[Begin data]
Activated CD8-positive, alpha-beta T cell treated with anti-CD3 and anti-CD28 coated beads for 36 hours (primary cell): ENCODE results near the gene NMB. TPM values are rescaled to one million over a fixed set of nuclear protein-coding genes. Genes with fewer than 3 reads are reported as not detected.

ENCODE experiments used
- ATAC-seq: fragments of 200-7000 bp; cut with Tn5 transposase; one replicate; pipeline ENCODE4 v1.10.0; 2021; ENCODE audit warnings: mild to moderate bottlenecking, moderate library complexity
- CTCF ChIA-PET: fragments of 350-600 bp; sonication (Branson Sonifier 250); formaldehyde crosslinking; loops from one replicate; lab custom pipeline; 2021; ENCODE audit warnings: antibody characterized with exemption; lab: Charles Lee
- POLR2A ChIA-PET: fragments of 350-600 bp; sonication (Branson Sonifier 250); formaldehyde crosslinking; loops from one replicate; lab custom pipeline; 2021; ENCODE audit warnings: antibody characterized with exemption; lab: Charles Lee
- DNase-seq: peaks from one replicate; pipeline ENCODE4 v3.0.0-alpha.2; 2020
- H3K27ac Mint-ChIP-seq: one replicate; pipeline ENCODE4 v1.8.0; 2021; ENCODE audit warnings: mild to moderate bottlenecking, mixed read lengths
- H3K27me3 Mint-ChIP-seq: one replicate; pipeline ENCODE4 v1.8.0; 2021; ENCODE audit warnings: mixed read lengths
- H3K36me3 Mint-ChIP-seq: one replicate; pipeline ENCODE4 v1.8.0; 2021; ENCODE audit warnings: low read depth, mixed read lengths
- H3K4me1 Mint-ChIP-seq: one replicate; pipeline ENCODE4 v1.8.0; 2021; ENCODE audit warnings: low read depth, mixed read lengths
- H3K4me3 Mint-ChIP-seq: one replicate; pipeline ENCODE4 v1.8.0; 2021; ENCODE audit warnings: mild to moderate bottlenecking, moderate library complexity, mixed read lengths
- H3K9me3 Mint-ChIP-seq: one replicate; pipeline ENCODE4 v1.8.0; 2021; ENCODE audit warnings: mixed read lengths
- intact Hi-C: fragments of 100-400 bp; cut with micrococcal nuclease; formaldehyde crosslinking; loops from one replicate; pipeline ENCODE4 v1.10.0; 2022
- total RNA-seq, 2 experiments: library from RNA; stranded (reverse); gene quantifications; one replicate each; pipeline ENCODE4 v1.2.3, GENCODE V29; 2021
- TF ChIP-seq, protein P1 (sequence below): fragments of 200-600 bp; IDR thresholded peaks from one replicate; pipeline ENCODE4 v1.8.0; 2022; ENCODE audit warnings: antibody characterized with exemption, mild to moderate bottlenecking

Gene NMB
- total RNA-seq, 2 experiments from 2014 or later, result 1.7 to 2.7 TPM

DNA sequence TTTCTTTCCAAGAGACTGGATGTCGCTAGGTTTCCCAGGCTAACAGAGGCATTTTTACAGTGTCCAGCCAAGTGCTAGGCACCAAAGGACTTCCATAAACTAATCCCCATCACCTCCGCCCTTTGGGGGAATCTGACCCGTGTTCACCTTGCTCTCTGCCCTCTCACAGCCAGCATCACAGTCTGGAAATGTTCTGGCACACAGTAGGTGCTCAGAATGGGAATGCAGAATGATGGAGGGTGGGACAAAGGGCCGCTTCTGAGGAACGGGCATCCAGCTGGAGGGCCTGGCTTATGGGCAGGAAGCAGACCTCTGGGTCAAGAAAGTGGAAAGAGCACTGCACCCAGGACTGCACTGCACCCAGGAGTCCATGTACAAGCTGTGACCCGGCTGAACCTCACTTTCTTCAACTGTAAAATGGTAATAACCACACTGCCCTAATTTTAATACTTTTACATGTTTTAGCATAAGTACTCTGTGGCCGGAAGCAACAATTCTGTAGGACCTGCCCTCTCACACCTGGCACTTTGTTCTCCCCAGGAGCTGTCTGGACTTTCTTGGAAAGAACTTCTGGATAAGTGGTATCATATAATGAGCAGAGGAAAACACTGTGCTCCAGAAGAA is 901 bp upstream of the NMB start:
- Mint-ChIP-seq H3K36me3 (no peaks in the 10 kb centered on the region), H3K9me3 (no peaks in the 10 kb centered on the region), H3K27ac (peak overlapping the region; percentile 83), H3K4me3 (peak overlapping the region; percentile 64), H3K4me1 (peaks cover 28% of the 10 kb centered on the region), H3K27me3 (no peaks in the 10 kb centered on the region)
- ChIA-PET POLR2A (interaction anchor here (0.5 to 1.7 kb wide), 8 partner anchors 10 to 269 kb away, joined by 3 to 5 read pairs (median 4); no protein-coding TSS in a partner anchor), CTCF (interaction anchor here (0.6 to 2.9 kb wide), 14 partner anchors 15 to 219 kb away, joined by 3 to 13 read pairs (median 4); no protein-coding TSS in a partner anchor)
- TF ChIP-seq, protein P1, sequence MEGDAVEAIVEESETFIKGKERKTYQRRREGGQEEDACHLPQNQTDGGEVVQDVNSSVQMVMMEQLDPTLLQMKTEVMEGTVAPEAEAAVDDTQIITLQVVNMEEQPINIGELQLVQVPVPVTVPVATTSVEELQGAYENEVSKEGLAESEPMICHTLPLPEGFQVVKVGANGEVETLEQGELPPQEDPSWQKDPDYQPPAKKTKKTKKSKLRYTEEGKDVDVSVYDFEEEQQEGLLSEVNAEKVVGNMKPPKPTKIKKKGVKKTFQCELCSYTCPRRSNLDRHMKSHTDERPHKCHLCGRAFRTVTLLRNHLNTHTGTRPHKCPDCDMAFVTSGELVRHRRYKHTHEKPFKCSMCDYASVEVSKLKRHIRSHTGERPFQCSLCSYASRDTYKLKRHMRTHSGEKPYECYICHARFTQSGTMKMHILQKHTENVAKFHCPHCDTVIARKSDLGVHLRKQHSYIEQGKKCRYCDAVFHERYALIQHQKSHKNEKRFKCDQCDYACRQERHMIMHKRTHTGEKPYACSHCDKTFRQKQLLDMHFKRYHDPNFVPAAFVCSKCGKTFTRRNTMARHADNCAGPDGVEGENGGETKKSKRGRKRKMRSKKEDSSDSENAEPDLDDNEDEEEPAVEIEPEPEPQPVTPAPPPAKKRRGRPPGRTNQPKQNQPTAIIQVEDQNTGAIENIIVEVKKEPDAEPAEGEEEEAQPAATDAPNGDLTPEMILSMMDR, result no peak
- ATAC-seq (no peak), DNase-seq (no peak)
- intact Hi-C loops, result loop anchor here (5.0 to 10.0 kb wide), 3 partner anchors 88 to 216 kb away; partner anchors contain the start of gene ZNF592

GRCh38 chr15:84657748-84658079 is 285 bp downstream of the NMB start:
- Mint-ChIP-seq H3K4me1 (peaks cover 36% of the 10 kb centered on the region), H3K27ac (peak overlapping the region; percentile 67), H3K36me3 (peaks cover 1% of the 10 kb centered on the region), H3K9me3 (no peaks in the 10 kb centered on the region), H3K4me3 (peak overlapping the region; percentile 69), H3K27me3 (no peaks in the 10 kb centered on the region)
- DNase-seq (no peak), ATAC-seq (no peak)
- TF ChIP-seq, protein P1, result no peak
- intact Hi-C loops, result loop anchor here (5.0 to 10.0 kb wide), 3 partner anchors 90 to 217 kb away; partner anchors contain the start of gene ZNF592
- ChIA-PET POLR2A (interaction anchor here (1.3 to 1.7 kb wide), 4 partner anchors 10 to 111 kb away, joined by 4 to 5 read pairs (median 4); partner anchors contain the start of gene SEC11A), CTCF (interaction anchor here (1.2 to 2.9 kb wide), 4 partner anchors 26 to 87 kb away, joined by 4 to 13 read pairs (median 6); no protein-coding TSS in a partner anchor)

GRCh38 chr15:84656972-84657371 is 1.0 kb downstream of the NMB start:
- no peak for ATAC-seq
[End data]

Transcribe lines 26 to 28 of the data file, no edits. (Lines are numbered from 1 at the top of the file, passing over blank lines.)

- DNase-seq (no peak), ATAC-seq (no peak)
- TF ChIP-seq, protein P1, result no peak
- intact Hi-C loops, result loop anchor here (5.0 to 10.0 kb wide), 3 partner anchors 90 to 217 kb away; partner anchors contain the start of gene ZNF592